Google Assistant is getting parental controls.  Here's how they work.

Google Assistant is getting parental controls. Here’s how they work.


For the first time since its launch in 2016, Google Assistant is getting parental controls.

You can I think of a chatty virtual assistant, which the company says is used by 700 million people a month, already had some. For years Google allowed parents to grant children access to the Assistant through its Family Link app, but offered relatively few restrictions.

in in the next few weeks, when these tools appear on a smart speaker, screen or watch near you, you’ll be able to limit children from making phone calls, requesting music and videos from specific sources, and interacting with specific devices with the assistant. And for times when you need to focus their attention elsewhere, you can set a “downtime” period when the Assistant won’t respond.

These new tools started rolling out to Google Assistant devices last week, including products the company didn’t build itself. There is one notable exception: Google Assistant on smartphones won’t get these updates because the company doesn’t consider them “shared” devices.

Parental controls are just the beginning. In the coming weeks, these devices will also get features to communicate more effectively with young people, such as a new dictionary menu child-friendly definitions when responding to a child’s voice it recognizes and new voices that speak more slowly and more distinctly.

“The use of technology and especially voice devices in the home makes it possible [children] to learn new things, to indulge their curiosity, to tap into their creative and inquisitive minds without having to look at a screen,” said Payam Shodjai, Google Assistant’s senior director of product management, in an interview.

Google privacy settings need to be changed now

There are a few steps you need to take before your kids can use Google Assistant with these new features.

First you need to create a Google account for them. (Do it (using the company’s Family Link app because you’ll need it again later.) Then add your child’s voice to your smart home devices to Google The assistant can respond adequately. Finally, in Family Link, go to Controls → Content Restrictions → Google Assistant → Parental Controls and start setting limits.

Meanwhile, changing the voice of the assistant or accessing the children’s dictionary is easier – just ask the smart speaker.

Google isn’t the only company trying to make its virtual assistant more accessible to the young. Amazon, the company’s biggest rival in the smart speaker market, launched its first wave of kid-friendly Alexa skills in the summer of 2017; since then, it’s been selling versions of its budget Echo Dot speakers that resemble cute tigers, penguins and dragons. (Amazon founder Jeff Bezos owns The Washington Post.)

Although the pandemic boom in sales of smart home devices has begun to wane, data from research firm IDC suggests that smart speaker shipments will continue to grow between now and 2026 — albeit only slightly. This means more opportunities for Google and Amazon. introduce yourself to the younger generation of users and continue to ask questions about the role of voice assistants in households with children.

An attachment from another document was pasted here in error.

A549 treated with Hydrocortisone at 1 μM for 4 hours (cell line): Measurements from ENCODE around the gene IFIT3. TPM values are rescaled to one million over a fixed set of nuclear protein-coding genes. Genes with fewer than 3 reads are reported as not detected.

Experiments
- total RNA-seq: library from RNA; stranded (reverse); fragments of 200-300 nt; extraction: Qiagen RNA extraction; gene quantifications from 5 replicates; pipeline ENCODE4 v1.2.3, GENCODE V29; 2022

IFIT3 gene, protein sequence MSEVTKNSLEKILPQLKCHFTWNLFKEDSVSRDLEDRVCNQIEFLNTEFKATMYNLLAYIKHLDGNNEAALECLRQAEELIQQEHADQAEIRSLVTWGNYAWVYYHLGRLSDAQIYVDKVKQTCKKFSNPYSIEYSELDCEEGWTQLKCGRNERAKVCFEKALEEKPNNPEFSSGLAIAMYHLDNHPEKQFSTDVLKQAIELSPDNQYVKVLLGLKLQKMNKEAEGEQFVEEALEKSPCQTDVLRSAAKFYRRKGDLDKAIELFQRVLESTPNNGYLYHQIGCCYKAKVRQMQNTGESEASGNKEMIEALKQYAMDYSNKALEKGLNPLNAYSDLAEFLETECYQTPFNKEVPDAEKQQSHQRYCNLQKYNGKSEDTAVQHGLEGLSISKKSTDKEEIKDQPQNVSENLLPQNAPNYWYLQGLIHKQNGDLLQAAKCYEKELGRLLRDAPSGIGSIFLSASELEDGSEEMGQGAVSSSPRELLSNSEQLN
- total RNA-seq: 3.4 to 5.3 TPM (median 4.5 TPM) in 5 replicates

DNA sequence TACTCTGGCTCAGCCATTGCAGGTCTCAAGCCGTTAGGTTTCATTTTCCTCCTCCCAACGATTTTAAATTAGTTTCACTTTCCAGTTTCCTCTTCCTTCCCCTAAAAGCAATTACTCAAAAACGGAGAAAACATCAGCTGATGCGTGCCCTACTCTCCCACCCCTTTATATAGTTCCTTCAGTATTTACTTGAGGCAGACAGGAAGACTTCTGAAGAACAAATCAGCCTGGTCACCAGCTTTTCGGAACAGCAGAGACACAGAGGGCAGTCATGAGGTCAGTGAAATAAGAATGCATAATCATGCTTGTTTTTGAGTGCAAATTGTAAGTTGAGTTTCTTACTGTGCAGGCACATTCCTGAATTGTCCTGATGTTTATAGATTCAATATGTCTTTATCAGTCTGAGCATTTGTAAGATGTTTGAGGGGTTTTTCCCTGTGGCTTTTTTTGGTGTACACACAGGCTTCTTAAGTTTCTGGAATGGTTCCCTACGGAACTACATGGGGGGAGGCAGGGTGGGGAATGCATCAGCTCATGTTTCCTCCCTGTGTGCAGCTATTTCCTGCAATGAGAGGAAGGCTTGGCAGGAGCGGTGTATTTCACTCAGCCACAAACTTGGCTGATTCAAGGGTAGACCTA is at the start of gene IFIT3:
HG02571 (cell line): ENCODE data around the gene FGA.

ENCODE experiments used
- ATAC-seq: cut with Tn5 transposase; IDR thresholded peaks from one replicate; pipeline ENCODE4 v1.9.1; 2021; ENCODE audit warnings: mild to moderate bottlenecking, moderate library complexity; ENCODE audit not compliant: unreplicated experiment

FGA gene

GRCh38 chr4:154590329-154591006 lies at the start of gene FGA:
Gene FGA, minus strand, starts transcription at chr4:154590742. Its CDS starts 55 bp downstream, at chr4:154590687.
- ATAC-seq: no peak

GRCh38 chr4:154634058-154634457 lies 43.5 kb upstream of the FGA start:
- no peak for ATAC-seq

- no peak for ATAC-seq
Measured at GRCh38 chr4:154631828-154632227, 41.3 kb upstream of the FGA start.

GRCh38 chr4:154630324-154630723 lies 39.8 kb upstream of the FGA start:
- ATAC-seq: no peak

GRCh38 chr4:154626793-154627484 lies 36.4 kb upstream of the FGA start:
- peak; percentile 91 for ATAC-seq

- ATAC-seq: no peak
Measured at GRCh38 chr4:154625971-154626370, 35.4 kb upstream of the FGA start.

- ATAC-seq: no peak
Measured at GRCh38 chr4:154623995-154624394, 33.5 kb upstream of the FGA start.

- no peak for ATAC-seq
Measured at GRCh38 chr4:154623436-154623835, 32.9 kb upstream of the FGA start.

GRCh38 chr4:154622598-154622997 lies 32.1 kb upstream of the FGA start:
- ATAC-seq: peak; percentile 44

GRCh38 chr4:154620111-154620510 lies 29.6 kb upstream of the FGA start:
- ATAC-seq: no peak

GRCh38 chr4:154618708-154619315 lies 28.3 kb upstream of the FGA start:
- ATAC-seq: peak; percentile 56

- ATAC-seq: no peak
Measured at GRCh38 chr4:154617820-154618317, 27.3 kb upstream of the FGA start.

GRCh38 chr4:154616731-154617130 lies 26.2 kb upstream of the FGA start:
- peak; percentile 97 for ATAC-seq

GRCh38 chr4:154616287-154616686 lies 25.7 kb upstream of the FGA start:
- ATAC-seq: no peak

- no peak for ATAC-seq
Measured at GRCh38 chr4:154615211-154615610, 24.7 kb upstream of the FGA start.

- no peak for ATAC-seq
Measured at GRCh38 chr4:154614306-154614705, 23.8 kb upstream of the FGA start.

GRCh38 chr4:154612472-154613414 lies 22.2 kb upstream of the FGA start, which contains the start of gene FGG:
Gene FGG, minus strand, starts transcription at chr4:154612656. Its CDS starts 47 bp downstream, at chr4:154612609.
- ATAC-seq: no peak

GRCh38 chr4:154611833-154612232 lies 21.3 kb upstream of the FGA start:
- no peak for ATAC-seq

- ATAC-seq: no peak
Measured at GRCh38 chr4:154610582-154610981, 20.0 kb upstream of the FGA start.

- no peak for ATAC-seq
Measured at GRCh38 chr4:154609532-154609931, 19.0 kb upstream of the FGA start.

In a paper published online in the journal Archives of Disease in Childhood, researchers wondered whether the kinds of brief, transactional conversations people typically have with services like Alexa and Google Assistant would hinder children’s ability to develop certain social graces.

“While in normal human interactions a child would typically receive constructive feedback if they misbehaved, this is beyond the scope of a smart device,” paper co-author Anmol Arora said in a press release.

Ask the Help Desk: Smart speakers can get dumber after learning your voice

From his position at Google, Shodjai said that in some of these cases, kids already understand that they shouldn’t talk to, say, their parents the same way they talk to a product. Since launch, the company has also added features to reinforce good etiquette — in late 2018, it updated Assistant with a new “pretty please” mode, where requests containing “please” or “thank you” would receive a grateful response. .

Since then, Google hasn’t disclosed plans to change the way Assistant responds to politeness — or the lack of it — but Shodjai says it’s something they’re “looking into.”

But what about the risk of a child thinking their relationship to a system like Google Assistant is more than it is? For some children — including Shodja’s own nieces — their first meaningful encounters with technology are through voice assistants around the house. Could the addition of new, more engaging voices lead to an assumption of friendship? Or even something more familiar?

Based on the studies he’s seen, Shodjai seems convinced that “kids understand the difference between talking to a digital system and a human.” Even so, he admits it’s a matter to watch carefully over time, especially given how sophisticated Google wants the Assistant to become act when it grows up.

“If we look ahead, say five, 10, 20 years from now, we envision an assistant that’s even more intelligent, even more capable, even more personalized, that helps you more proactively,” he said.

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